Serum cholinesterase activity may be decreased for a number of reasons.



(1) genetic phenotype associated with reduced activity (see previous section)



(1) organophosphate poisoning

(2) chronic liver disease

(3) protein malnutrition and hypoalbuminemia

(4) burns

(5) anemia

(6) acute infection

(7) myocardial infarction or heart failure

(8) acute pulmonary embolism

(9) plasmapheresis

(10) dermatomyositis

(11) muscular dystrophy

(12) chronic renal disease

(13) late pregnancy

(14) protein-losing enteropathy

(15) nephrotic syndrome

(16) exfoliative dermatitis

(17) drugs

(17a) steroids: anabolic steroids, testosterone, oral contraceptives, estrogens, glucocorticoids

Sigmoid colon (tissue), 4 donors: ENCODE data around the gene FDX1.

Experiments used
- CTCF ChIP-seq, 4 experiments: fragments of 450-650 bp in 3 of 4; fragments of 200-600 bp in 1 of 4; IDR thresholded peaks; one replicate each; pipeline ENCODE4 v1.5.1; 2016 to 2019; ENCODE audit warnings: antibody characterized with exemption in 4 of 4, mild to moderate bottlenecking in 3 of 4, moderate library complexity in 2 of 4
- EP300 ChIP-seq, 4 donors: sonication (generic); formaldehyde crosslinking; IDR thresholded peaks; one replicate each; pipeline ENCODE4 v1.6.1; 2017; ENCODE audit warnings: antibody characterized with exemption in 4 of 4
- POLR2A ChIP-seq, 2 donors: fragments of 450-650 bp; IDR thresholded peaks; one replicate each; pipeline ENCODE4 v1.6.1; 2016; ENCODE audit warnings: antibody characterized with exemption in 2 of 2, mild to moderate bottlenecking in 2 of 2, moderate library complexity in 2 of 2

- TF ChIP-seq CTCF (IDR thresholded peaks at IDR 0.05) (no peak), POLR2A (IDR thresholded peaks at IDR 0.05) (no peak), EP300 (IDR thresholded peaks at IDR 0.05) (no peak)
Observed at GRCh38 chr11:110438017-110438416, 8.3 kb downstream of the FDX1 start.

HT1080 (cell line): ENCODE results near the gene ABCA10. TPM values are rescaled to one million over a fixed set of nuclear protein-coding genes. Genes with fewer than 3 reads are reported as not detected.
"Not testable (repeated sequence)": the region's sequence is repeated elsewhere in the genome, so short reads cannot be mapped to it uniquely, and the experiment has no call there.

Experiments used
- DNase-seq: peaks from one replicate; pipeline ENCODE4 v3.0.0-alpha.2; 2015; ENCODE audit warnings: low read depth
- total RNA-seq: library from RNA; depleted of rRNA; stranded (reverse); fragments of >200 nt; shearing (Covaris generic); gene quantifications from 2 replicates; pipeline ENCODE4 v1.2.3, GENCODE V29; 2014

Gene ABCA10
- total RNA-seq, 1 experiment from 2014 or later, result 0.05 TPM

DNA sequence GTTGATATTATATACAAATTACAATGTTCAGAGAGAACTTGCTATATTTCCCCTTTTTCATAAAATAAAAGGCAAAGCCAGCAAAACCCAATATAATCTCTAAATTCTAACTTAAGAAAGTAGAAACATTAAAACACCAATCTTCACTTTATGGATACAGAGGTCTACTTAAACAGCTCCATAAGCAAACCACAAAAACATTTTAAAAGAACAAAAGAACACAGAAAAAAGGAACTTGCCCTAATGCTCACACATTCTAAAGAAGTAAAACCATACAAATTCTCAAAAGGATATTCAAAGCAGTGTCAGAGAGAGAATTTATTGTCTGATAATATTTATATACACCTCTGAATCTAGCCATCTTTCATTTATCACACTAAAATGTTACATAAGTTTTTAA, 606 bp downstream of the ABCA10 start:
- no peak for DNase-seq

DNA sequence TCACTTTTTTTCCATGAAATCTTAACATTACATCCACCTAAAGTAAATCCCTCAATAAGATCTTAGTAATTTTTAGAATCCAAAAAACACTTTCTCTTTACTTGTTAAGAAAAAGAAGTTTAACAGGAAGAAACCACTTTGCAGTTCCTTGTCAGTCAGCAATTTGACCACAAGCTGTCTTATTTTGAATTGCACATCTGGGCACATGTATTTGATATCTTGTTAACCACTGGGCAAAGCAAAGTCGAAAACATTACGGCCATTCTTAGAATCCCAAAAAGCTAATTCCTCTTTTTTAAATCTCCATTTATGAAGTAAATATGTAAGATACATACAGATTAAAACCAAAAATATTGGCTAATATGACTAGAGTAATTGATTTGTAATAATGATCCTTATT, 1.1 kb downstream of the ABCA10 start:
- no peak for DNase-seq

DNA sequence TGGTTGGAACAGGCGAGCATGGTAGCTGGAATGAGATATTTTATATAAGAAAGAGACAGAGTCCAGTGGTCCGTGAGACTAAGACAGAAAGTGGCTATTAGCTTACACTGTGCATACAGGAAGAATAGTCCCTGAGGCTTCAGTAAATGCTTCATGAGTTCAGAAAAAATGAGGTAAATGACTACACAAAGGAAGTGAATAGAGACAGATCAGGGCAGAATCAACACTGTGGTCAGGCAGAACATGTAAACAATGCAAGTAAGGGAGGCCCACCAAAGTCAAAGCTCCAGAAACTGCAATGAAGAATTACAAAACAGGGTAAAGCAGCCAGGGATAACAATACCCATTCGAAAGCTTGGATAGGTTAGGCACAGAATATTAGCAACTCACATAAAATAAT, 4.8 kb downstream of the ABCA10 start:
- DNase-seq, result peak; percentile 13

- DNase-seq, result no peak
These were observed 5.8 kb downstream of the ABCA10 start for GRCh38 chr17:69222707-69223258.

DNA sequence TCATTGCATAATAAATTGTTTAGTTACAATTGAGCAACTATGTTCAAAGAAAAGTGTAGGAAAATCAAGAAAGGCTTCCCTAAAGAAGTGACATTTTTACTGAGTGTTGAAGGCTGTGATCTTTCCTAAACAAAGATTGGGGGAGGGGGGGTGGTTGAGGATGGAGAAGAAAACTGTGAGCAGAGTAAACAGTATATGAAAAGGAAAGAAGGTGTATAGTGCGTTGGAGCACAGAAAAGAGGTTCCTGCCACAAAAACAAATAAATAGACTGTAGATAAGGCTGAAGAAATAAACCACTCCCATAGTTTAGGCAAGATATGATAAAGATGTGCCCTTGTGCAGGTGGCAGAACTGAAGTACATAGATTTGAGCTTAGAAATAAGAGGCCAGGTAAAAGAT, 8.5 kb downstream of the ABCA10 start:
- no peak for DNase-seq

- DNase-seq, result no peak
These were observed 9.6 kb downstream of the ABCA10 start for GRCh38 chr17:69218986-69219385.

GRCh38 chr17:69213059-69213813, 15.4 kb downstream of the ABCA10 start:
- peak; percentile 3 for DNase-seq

(17b) neuromuscular blocking agents: pancuronium, sucinylcholine

(17c) other: phenothiazines, physostigmine, cyclophosphamide, carbamates, cimetidine, lithium, neostigmine, phenelzine, ranitidine, streptokinase


A person with a genetic phenotype associated with some reduction in activity may develop a significant reduction in activty if one of the acquired conditions is present.


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